A prenuptial agreement is also known as a premarital agreement. It is a
contract entered into between two people prior to their marriage for the
purpose of determining the financial concerns of two people in the event
that their marriage does not work out and comes to an end. While the content
of a prenuptial agreement often varies significantly, most prenuptial
agreements provide for the
division of property (equitable distribution) and
spousal support (maintenance or alimony).
The prenuptial agreement can be a very useful tool towards limiting the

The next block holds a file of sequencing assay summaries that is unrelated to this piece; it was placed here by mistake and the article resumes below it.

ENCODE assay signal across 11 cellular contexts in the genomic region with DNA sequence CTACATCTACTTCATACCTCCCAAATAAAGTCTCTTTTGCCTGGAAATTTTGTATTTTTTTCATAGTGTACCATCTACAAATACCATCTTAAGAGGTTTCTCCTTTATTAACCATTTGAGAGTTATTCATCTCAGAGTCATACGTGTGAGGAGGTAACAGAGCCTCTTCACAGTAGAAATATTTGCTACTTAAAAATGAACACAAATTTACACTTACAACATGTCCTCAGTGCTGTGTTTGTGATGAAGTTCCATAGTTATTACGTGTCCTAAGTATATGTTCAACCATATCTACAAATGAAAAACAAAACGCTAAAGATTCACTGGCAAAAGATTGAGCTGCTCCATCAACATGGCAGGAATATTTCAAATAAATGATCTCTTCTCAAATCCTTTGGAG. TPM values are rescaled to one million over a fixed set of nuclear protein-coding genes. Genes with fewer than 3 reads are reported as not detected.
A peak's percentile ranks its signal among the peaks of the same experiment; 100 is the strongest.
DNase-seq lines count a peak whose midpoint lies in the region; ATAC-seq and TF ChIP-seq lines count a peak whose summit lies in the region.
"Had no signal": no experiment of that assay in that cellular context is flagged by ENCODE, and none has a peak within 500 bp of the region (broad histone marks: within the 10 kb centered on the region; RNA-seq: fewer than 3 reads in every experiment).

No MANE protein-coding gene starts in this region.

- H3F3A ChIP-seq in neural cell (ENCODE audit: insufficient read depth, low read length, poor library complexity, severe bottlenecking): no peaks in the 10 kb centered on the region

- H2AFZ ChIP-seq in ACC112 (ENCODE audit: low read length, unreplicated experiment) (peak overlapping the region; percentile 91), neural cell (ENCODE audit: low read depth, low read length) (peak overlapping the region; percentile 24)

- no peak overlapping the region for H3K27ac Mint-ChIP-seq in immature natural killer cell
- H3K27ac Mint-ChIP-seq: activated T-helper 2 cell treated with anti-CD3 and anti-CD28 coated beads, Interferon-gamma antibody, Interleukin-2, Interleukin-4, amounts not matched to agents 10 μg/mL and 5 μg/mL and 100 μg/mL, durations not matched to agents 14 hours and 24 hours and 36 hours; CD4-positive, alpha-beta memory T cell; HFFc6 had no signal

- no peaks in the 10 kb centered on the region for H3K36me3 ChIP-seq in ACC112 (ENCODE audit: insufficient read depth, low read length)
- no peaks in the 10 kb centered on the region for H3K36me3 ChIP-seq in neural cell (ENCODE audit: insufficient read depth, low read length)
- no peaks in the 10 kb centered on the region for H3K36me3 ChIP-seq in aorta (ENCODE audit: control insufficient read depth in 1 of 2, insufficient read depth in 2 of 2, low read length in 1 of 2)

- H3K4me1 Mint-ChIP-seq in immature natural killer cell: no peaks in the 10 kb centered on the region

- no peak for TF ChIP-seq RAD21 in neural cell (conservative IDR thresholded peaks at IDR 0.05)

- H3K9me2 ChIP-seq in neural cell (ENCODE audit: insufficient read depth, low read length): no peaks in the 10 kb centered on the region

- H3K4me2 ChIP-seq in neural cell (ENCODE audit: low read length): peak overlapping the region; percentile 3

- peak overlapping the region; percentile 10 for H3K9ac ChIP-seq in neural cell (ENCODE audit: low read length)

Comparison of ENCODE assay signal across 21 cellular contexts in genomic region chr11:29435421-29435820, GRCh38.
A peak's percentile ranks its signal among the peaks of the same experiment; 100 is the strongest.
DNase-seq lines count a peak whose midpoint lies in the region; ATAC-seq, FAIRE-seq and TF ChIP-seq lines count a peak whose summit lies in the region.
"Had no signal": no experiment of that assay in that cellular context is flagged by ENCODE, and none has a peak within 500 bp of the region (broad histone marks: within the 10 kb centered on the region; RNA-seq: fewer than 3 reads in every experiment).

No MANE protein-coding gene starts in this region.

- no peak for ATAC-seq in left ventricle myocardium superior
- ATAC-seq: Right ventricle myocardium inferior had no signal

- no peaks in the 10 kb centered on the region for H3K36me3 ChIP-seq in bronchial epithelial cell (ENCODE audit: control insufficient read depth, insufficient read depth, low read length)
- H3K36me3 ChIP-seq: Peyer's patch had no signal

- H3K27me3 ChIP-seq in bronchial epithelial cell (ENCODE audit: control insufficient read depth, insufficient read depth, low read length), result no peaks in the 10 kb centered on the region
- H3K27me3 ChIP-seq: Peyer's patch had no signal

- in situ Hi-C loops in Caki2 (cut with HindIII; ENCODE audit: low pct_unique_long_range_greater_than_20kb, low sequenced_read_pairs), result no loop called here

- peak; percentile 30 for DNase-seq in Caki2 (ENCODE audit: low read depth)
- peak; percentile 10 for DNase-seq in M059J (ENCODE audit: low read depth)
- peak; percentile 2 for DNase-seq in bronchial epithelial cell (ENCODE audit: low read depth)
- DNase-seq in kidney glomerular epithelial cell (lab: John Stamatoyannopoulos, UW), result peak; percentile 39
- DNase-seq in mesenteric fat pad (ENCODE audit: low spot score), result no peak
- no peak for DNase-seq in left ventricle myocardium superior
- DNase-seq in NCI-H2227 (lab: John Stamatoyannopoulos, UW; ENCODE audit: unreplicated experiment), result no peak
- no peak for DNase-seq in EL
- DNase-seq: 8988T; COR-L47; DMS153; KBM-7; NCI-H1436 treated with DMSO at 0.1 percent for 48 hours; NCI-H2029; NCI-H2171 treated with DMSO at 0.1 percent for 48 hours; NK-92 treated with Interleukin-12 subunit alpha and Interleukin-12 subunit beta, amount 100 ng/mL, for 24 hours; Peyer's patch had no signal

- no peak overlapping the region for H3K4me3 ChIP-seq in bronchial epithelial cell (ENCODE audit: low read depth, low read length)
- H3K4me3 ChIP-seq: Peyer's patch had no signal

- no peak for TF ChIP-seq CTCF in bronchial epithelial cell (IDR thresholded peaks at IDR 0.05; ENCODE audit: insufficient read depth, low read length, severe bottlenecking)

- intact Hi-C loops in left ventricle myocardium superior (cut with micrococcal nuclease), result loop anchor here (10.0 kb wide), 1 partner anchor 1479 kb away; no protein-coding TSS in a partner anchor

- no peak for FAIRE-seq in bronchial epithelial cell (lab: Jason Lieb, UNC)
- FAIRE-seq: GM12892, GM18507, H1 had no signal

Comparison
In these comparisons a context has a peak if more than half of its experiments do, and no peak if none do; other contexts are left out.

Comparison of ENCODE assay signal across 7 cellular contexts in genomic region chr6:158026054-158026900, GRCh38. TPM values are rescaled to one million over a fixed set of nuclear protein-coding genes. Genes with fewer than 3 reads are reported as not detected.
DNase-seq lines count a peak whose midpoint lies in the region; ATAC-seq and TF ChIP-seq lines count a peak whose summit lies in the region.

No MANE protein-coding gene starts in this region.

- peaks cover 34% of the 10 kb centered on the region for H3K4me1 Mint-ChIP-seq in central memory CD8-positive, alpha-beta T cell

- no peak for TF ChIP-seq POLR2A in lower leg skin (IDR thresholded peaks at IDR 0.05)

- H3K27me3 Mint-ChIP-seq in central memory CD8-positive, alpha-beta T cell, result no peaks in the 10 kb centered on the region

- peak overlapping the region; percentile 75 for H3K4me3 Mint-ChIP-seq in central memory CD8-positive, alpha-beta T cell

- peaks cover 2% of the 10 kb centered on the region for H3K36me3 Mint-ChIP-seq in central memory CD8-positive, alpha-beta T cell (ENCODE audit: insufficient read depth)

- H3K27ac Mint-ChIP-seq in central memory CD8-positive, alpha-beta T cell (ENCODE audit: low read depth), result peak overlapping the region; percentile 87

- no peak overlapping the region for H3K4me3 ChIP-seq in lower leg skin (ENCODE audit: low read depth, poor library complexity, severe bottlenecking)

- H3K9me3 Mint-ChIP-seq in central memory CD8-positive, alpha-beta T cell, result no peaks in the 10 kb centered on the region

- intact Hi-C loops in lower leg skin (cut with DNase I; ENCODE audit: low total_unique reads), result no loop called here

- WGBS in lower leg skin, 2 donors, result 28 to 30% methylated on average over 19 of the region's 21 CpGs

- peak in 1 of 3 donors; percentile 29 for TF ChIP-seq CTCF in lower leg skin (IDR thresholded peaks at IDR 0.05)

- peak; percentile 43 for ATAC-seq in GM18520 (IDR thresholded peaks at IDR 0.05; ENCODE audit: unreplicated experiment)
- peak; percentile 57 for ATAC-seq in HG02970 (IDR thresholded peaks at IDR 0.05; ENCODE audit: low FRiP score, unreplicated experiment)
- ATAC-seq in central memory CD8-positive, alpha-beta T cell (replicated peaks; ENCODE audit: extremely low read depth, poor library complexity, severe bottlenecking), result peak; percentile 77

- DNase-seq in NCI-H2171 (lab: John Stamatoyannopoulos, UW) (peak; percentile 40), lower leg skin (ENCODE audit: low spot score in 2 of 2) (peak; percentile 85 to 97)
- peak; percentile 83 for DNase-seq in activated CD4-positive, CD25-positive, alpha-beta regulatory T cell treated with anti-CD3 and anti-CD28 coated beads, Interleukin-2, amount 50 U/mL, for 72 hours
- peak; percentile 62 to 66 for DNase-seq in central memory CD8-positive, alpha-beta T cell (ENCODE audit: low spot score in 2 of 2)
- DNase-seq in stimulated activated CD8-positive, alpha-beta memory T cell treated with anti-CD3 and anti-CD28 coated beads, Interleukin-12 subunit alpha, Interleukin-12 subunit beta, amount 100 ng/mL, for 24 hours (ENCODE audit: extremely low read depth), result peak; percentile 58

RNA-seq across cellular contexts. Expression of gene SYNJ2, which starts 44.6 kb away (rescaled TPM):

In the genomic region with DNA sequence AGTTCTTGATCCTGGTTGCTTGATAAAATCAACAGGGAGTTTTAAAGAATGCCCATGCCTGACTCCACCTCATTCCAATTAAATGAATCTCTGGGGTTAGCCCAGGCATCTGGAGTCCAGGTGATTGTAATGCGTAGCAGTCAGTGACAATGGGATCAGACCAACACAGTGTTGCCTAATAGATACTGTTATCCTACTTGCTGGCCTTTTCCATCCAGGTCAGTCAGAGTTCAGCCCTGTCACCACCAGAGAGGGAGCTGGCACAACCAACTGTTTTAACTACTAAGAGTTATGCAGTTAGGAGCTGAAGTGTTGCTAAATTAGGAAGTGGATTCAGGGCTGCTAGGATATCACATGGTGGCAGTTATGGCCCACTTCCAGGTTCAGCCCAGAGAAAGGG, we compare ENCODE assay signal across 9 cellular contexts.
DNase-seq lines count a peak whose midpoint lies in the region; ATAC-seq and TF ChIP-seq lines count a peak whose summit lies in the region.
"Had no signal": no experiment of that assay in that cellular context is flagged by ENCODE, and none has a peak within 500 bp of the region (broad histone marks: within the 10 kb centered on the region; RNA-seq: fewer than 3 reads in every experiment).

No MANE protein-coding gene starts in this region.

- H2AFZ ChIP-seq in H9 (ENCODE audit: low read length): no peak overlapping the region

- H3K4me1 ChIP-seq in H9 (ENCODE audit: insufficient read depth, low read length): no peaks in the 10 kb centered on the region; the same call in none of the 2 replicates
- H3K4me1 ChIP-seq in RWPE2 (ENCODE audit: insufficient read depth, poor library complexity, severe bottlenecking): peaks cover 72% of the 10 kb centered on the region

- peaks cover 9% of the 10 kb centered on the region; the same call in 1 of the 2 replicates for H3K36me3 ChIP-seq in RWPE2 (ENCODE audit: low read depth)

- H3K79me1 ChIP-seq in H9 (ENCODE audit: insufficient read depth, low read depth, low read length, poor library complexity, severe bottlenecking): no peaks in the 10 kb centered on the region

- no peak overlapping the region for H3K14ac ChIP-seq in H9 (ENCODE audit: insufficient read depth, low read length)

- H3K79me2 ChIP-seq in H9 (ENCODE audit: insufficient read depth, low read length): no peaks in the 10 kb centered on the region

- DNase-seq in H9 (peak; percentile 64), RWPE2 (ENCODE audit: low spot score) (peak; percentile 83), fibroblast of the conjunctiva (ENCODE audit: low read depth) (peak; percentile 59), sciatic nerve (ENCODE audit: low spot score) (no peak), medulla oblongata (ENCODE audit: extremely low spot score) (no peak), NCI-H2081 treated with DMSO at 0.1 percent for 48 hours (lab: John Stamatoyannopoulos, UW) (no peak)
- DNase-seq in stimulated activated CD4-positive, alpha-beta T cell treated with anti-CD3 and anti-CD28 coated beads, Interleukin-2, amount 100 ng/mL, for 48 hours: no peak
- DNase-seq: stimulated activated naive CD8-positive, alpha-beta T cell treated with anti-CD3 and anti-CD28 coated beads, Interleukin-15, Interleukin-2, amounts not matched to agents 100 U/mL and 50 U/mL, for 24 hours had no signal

financial risks that one spouse may incur if he or she were to get married.
The document is also used to limit a person's responsibilities in
the event that one party to a marriage predeceases the other, by waiving
their individual rights to the right of election (taking their share of
the decedent's estate which is left by Will or allowed by statute).
In Order to be enforceable in New York State, a
prenuptial agreement must be in writing, executed by both parties in the manner required for
a deed to be signed. It must be entered into voluntarily, with full disclosure
of the parties' current assets at the time and it cannot be unconscionable.
The threat of one party to refuse to marry the other person if they do
not sign the prenuptial agreement is not considered duress and does not
alter the voluntary aspect of entering into the agreement.